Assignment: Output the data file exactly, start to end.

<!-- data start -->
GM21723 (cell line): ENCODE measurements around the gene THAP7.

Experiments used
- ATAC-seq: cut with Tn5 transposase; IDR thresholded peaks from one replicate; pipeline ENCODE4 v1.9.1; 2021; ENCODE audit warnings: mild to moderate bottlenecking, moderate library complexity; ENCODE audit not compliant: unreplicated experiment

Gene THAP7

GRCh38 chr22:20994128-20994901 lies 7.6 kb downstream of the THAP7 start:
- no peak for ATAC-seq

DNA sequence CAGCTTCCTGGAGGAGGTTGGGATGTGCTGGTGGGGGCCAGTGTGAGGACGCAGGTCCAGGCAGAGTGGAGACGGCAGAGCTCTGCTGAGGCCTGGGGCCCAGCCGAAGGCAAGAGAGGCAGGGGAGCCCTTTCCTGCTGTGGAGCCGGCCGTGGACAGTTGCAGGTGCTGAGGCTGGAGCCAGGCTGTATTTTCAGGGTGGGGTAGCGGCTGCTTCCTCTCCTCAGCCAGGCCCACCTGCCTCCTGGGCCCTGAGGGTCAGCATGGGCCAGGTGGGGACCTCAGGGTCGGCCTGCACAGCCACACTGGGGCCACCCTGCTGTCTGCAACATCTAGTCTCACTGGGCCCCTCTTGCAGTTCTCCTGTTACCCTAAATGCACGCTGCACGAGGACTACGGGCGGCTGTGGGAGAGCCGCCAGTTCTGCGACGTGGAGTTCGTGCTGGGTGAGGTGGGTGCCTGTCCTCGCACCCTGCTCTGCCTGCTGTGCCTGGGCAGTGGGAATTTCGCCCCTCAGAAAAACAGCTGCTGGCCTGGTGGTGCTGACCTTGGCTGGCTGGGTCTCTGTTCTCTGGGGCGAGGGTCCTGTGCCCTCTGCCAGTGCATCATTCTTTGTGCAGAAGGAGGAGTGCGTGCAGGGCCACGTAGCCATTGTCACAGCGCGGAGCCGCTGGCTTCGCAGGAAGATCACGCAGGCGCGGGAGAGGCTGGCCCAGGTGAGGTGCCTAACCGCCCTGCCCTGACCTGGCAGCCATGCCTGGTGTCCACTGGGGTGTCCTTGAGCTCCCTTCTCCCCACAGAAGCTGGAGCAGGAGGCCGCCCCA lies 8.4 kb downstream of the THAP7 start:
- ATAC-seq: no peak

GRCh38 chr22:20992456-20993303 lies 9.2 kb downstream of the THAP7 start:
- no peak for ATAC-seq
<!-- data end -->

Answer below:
GM21723 (cell line): ENCODE measurements around the gene THAP7.

Experiments used
- ATAC-seq: cut with Tn5 transposase; IDR thresholded peaks from one replicate; pipeline ENCODE4 v1.9.1; 2021; ENCODE audit warnings: mild to moderate bottlenecking, moderate library complexity; ENCODE audit not compliant: unreplicated experiment

Gene THAP7

GRCh38 chr22:20994128-20994901 lies 7.6 kb downstream of the THAP7 start:
- no peak for ATAC-seq

DNA sequence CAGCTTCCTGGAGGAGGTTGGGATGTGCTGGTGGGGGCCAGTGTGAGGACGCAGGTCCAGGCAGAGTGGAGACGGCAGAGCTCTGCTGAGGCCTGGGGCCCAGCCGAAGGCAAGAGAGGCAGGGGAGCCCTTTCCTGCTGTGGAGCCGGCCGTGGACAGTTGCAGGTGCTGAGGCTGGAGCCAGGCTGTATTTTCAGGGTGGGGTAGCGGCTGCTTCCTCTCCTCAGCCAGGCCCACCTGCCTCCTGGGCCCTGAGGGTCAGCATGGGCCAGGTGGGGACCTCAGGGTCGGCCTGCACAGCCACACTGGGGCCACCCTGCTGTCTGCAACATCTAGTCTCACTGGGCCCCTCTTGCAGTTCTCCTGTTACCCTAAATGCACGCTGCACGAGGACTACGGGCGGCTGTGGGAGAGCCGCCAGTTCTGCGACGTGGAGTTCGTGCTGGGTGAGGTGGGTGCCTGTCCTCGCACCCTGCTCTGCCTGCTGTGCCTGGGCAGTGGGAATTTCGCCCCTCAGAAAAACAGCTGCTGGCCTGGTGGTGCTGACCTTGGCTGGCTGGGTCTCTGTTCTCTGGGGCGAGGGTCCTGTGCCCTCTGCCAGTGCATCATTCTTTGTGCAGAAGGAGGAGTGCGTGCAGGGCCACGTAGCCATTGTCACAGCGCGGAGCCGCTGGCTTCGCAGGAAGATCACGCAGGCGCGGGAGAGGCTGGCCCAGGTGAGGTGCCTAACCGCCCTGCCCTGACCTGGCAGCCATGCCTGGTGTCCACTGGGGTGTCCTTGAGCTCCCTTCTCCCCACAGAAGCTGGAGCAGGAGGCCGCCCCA lies 8.4 kb downstream of the THAP7 start:
- ATAC-seq: no peak

GRCh38 chr22:20992456-20993303 lies 9.2 kb downstream of the THAP7 start:
- no peak for ATAC-seq